This is just one example and it didn’t come out of nowhere. From the moment he put his hand on the Bible to his walking out of the White House for the last time with classified documents, he ignored, denigrated, and/or just flat-out broke every norm and law he thought shouldn’t apply to him. We’ve had criminals in the Oval Office before, but none were afforded such carte blanche as “the former guy.”

This isn’t a jeremiad against Trump, though; that’s too simple. He’s gone. More damaging is how the party that had every opportunity to eschew him has become his embodiment, that the corporate media structure still can’t resist his vile siren song, that we have as a society become desensitized to the disturbing rhetoric and behavior coming from not Trump supporters but republican lawmakers. Think of Rep. Madison Cawthorn urging mothers to raise their boys to be “monsters.” Think of Arizona Representative Paul Gosar posting a threatening anime video of him killing President Joe Biden and cutting off Representative Alexandria Ocasio-Cortez’s head. Think of Representative Marjorie Taylor Greene referring to her colleague, Rep. Ilhan Omar, when she said, “Never apologize to Islamic terrorist sympathizers, communists, or those who fund murder with our tax dollars.

Now we’ve actually reached a point where wealthy dark-money right-wing groups are enlisting “parents” as foot soldiers in a crusade against books featuring African American and LGBTQ characters or written by African American or LGBTQ authors. Some are suggesting the books be burned, right out of the Nazi playbook. The goal, of course, is to inhibit people’s ability to learn history, because therein lies the stories challenging white supremacy, oligarchy, and intolerance.

Never would I imagine we’d be at a place in this country where “serious” conversations about banning books would be taking place. Never would I imagine an entire political party would oppose expanding voting rights. Never would I imagine the country my father chose to immigrate to 55 years ago sliding closer to fascism.

And yet, the response from most: Meh.

That’s the biggest threat. We could have all the problems conceivable, and as long as people refuse to tolerate the slightest hint of injustice, we’re fine. But when we let the small things go by, the big things won’t be able to be stopped.

There’s historical precedent for this.

Milton Mayer was a reporter for the Chicago Sun in the 1940s and 50s.

Ten years after World War II, he wondered how Germany, the most cultured country in Europe with a strong democratic republic, could have slipped into fascism so quickly.

So he traveled to Germany and befriended 10 average German citizens: a college professor, high school teacher, baker, janitor, tailor’s apprentice, cabinetmaker and volunteer firefighter, salesman, bill collector, bank clerk, and a police officer.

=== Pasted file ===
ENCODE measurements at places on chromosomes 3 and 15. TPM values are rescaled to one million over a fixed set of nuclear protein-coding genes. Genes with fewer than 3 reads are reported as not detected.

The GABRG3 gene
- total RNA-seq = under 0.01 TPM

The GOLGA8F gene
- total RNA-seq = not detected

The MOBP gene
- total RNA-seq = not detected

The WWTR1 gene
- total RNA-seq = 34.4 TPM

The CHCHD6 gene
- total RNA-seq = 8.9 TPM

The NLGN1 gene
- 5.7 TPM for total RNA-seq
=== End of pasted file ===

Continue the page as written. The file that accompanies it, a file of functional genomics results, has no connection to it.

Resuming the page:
What they told Mayer, chronicled in his book They Thought They Were Free, should serve as a warning to all–even the “invincible” United States.

The college professor reported:

“This separation of government from people, this widening of the gap, took place so gradually and so insensibly, each step disguised (perhaps not even intentionally) as a temporary emergency measure or associated with true patriotic allegiance or with real social purposes. And all the crises and reforms (real reforms, too) so occupied the people that they did not see the slow motion underneath, of the whole process of government growing remoter and remoter.

“To live in this process is absolutely not to be able to notice it — please try to believe me–unless one has a much greater degree of political awareness, acuity, than most of us had ever had occasion to develop. Each step was so small, so inconsequential, so well explained or, on occasion, ‘regretted,’ that, unless one were detached from the whole process from the beginning, unless one understood what the whole thing was in principle, what all these ‘little measures’ that no ‘patriotic German’ could resent must some day lead to, one no more saw it developing from day to day than a farmer in his field sees the corn growing. One day it is over his head.”

Explaining what happens when we “put our heads down” and try to just get on with our lives, he added:

“You see, one doesn’t see exactly where or how to move. Believe me, this is true. Each act, each occasion, is worse than the last, but only a little worse. You wait for the next and the next.

“You wait for the one great shocking occasion, thinking that others, when such a shock comes, will join with you in resisting somehow. You don’t want to act, or even to talk, alone; you don’t want to ‘go out of your way to make trouble.’ Why not? Well, you are not in the habit of doing it. And it is not just fear, fear of standing alone, that restrains you; it is also genuine uncertainty.

“Uncertainty is a very important factor, and, instead of decreasing as time goes on, it grows. Outside, in the streets, in the general community, everyone is happy. One hears no protest, and certainly sees none.

“In the university community, in your own community, you speak privately to your colleagues, some of whom certainly feel as you do; but what do they say? They say, ‘It’s not so bad’ or ‘You’re seeing things’ or ‘You’re an alarmist.’